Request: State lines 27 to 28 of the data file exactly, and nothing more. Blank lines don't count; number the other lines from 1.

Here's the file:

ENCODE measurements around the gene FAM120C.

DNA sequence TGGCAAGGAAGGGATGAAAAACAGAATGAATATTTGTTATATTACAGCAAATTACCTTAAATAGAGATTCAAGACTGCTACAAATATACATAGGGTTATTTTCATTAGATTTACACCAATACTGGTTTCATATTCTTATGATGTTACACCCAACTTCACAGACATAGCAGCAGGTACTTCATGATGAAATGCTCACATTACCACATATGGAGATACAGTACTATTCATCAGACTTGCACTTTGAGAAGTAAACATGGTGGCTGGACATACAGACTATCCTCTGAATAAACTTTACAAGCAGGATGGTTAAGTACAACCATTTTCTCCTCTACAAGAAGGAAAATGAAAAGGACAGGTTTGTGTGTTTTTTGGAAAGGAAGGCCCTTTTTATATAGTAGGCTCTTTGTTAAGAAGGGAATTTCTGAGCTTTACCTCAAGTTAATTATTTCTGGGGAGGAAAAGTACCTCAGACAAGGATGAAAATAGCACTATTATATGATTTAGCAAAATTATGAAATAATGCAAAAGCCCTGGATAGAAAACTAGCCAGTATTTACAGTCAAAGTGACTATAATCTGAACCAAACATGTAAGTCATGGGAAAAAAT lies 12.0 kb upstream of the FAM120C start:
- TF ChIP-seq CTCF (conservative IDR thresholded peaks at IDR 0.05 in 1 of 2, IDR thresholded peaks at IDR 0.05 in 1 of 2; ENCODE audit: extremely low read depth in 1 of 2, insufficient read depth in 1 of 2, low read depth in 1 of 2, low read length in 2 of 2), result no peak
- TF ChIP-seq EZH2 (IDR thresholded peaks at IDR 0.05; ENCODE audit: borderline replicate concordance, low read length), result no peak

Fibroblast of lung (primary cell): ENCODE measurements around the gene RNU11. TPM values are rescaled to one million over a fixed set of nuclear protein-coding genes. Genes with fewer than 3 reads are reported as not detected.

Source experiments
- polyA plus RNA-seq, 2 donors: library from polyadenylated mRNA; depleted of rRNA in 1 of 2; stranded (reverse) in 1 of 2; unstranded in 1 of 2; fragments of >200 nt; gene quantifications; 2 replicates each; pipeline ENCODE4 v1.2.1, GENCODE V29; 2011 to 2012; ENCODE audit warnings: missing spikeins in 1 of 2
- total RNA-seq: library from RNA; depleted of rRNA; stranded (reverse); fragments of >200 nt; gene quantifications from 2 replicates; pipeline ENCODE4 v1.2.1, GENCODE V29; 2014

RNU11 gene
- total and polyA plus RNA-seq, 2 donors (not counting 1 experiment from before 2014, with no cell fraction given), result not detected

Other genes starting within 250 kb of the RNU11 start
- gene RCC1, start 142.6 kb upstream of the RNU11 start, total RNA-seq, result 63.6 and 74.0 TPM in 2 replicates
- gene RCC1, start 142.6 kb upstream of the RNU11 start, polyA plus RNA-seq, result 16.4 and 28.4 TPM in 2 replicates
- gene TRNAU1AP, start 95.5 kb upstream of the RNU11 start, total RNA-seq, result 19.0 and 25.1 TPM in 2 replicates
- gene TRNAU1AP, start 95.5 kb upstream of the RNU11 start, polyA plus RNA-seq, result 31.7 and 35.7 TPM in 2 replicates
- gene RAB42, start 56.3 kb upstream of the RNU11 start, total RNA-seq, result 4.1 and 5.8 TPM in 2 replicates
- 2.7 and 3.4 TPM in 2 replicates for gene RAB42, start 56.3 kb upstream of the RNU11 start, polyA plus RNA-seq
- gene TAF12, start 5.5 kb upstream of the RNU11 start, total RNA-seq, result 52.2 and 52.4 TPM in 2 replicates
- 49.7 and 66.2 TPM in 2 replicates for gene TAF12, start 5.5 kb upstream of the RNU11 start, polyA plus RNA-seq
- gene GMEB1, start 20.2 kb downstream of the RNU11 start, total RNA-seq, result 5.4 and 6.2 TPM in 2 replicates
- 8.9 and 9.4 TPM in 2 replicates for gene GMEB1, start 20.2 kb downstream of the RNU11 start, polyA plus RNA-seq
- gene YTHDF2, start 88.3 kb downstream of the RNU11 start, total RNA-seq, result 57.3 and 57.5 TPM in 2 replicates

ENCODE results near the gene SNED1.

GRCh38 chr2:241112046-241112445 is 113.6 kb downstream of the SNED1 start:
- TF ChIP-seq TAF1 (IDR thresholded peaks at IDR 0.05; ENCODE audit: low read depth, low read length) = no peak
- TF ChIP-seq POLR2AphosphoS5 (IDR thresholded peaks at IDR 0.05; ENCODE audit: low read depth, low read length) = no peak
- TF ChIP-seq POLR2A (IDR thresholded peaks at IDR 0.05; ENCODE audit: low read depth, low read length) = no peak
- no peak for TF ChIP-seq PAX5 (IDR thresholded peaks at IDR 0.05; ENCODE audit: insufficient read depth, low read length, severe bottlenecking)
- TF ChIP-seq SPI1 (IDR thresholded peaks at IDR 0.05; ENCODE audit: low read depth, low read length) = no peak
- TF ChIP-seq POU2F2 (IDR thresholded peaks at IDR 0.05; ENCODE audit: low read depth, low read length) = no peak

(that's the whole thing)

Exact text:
- TF ChIP-seq POLR2A (IDR thresholded peaks at IDR 0.05; ENCODE audit: low read depth, low read length) = no peak
- no peak for TF ChIP-seq PAX5 (IDR thresholded peaks at IDR 0.05; ENCODE audit: insufficient read depth, low read length, severe bottlenecking)